Chronicle (2012)

Greetings Loved Ones! Liu Is The Name, And Views Are My Game.

When an accident grants them telekinetic powers, three Seattle teens–bullied Andrew, slacker Matt, and popular Steve–find themselves drawn together. Initially, they use their abilities for harmless pranks, like moving people’s cars without them realizing, or levitating teddy bears to frighten little girls. But when Andrew, whose abusive home life has left him mentally scarred, begins exhibiting increasingly aggressive behavior, Matt and Steve realize that they might have to take him down.

Chronicle is well-written, well-acted, and visually-stunning. It’s got to be one of the best superhero films I’ve ever seen, and having grown up with franchises like The Dark Knight Trilogy and the MCU, that’s really saying something. Part of this is due to the fact that Chronicle does a superb job of creating that sense of awe that you should feel when you see characters doing incredible things. We’ve seen a man fly. But filmmakers have stopped showing us how cool–how utterly liberating and joyful–that is for him. Chronicle reminds us of how truly awesome it’d be to have superpowers; of all the incredible, and fun, things you could do with them. By far the best scenes in this movie are the ones where Steve, Matt and Andrew are just hanging out, and fooling around with their powers. Not only do these moments show off creative ways to use telekinesis, but they also give us a real sense for who these characters are, and make us like them as people. Andrew does some truly heinous things in this film, and yet, because the screenwriter tok the time to develop him, I never once lost faith. That, right there, is a sign of good writing.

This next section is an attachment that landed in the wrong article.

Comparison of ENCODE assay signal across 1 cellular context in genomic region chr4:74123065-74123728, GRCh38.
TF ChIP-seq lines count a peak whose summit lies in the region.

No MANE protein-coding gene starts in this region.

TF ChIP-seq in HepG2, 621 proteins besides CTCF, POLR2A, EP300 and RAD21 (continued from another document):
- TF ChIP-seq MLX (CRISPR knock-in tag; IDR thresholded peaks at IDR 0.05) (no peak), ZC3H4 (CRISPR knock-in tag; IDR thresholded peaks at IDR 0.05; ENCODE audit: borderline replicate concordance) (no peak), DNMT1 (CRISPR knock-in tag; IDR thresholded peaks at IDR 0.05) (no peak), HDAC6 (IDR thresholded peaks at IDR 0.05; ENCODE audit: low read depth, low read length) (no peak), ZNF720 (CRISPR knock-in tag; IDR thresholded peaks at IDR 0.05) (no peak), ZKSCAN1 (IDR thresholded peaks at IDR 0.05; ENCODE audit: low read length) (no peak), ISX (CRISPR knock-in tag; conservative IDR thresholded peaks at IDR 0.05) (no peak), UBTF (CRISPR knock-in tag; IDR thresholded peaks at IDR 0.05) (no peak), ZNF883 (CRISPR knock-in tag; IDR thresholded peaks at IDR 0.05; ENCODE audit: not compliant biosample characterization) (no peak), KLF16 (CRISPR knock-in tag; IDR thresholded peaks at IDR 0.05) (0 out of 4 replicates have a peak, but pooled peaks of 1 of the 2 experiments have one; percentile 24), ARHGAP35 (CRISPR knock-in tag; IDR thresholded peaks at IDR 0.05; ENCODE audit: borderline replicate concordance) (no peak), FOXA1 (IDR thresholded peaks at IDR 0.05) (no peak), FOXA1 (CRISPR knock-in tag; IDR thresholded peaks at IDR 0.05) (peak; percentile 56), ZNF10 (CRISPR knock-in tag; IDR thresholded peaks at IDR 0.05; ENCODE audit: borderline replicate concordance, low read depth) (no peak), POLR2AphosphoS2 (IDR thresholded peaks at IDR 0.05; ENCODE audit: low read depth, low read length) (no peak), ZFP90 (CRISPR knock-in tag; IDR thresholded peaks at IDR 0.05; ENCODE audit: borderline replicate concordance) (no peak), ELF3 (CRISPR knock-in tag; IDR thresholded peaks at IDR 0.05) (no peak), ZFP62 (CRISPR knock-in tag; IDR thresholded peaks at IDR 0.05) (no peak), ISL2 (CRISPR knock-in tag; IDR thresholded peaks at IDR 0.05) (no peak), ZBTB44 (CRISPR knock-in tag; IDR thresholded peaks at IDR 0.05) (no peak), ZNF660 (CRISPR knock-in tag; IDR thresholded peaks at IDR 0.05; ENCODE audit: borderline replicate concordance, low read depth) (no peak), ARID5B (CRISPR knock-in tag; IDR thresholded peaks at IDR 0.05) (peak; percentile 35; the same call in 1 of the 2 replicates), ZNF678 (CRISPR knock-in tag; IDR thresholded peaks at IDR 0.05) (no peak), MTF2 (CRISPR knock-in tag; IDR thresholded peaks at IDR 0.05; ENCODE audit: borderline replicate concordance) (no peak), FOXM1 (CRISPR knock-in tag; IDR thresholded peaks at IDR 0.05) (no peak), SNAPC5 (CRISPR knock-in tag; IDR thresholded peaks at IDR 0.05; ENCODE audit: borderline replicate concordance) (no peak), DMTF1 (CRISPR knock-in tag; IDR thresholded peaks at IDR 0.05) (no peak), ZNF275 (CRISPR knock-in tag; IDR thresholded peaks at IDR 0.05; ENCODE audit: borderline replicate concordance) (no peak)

Something else Chronicle does a really good job of is overcoming its genre and budget limitations. Shot in the “found footage” style on roughly $12 million, Chronicle offers up as many, if not more, thrills as big budget blockbusters. They’re able to do this by coming up with some really creative ways to get in complex, moving shots, like having the characters use their telekinesis to fly the camera around. Yes, there are moments where you notice some of the cheap-looking effects, but they are usually drowned out by how awesome what you’re seeing is. The “found footage” gimmick also works to the film’s advantage because, since this is ostensibly being shot by one person on a cheap camera, you feel like you’re actually witnessing a real thing that a real person is experiencing. And that makes all the incredible superhero stuff more plausible.

Guys, I really don’t have anything bad to say about this movie. It’s a low budget, “found-footage” film, which occasionally suffers from that genre’s limitations. But the strong performances, smart script, and excellent direction more than make up for those flaws, and deliver an original, visually-stunning, highly innovative superhero film. Give it a look as soon as you can.

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